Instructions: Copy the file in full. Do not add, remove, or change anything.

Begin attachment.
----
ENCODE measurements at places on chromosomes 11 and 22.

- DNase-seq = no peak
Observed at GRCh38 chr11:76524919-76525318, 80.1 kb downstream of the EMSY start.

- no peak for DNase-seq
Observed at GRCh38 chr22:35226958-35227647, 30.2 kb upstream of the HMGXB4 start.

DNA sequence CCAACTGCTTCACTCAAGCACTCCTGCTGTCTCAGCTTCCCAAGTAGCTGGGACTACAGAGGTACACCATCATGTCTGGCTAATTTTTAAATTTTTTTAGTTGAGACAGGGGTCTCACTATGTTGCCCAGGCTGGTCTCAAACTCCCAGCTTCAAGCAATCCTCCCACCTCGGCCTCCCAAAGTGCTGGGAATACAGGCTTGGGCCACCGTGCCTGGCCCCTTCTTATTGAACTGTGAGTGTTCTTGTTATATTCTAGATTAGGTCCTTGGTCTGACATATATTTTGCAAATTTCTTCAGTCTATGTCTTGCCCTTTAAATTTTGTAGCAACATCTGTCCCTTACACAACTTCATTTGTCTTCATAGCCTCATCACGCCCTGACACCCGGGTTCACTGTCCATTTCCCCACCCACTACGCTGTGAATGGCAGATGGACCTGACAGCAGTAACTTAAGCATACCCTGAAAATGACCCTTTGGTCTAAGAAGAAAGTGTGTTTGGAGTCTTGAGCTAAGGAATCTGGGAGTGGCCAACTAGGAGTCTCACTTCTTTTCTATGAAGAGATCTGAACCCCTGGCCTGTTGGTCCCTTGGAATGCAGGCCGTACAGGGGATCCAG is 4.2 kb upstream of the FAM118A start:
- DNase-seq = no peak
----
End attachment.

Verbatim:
ENCODE measurements at places on chromosomes 11 and 22.

- DNase-seq = no peak
Observed at GRCh38 chr11:76524919-76525318, 80.1 kb downstream of the EMSY start.

- no peak for DNase-seq
Observed at GRCh38 chr22:35226958-35227647, 30.2 kb upstream of the HMGXB4 start.

DNA sequence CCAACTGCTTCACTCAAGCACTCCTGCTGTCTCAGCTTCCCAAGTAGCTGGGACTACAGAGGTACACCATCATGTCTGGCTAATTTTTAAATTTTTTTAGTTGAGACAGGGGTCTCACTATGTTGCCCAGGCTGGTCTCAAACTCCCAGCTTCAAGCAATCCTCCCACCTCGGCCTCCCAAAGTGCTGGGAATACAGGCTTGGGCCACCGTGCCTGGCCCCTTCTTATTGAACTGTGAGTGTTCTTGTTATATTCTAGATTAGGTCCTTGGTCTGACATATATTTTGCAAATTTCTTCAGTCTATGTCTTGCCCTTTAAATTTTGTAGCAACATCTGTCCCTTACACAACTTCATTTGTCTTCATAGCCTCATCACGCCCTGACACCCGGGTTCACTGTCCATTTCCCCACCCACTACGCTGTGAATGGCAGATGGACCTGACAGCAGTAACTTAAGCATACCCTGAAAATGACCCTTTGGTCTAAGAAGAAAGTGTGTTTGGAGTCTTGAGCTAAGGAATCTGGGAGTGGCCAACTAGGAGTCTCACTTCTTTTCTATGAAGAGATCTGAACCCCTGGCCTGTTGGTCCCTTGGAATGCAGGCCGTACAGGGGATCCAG is 4.2 kb upstream of the FAM118A start:
- DNase-seq = no peak